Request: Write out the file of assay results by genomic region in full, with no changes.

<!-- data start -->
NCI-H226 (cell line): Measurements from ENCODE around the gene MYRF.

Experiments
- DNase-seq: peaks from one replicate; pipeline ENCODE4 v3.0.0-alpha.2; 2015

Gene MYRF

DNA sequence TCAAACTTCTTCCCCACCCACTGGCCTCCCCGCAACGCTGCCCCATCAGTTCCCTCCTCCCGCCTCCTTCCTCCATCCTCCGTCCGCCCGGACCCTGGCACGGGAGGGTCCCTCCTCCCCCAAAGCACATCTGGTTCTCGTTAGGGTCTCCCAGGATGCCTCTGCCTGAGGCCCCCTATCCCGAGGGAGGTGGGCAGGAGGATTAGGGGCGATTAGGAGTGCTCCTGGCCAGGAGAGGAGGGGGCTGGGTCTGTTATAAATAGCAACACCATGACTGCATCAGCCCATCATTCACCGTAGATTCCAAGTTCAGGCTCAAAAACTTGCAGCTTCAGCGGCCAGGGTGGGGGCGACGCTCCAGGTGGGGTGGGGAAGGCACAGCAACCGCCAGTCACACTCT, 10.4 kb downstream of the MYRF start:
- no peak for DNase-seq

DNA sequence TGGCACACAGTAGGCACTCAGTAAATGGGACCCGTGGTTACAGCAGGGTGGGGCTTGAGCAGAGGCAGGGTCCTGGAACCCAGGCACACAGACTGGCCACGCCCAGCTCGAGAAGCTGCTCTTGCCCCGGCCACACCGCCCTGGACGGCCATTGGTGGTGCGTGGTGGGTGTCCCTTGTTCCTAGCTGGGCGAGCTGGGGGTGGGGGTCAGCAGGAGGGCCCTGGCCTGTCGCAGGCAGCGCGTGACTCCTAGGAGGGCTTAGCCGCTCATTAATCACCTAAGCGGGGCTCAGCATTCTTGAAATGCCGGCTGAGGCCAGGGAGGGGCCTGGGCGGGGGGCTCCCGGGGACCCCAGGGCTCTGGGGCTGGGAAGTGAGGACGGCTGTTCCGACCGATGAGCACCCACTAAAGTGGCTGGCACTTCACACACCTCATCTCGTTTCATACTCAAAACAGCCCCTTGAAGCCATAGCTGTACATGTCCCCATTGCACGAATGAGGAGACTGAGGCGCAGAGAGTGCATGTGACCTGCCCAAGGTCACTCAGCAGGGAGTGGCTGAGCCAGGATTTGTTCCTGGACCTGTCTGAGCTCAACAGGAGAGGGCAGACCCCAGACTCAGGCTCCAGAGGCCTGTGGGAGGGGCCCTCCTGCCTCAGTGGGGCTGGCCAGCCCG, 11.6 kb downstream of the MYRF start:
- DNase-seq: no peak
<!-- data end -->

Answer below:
NCI-H226 (cell line): Measurements from ENCODE around the gene MYRF.

Experiments
- DNase-seq: peaks from one replicate; pipeline ENCODE4 v3.0.0-alpha.2; 2015

Gene MYRF

DNA sequence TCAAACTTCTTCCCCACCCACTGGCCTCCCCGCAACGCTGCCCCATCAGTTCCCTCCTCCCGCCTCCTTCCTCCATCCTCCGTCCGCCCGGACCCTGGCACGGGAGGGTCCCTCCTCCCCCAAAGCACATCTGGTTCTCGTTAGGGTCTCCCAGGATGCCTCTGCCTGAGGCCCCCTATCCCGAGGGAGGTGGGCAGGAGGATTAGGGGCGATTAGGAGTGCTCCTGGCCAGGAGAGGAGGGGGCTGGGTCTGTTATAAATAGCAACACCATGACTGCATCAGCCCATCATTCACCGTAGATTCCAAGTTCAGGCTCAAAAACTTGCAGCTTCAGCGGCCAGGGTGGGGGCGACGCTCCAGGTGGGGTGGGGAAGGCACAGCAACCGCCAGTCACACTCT, 10.4 kb downstream of the MYRF start:
- no peak for DNase-seq

DNA sequence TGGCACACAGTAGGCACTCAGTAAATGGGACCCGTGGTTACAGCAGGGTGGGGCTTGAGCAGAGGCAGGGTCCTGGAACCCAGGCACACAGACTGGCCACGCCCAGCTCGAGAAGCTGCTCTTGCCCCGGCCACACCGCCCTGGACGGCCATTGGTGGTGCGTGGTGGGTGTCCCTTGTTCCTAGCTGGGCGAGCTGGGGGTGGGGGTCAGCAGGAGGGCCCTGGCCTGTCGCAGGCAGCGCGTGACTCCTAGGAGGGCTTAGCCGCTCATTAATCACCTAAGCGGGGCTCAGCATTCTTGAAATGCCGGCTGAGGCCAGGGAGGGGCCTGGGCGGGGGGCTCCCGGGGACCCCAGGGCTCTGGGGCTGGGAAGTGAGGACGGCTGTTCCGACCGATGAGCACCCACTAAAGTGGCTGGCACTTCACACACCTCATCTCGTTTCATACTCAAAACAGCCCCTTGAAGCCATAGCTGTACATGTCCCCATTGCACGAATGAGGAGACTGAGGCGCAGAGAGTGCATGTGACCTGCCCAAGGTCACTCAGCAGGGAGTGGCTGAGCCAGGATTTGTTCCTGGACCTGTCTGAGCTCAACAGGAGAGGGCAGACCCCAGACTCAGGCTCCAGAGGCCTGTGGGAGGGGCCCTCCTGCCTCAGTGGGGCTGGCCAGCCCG, 11.6 kb downstream of the MYRF start:
- DNase-seq: no peak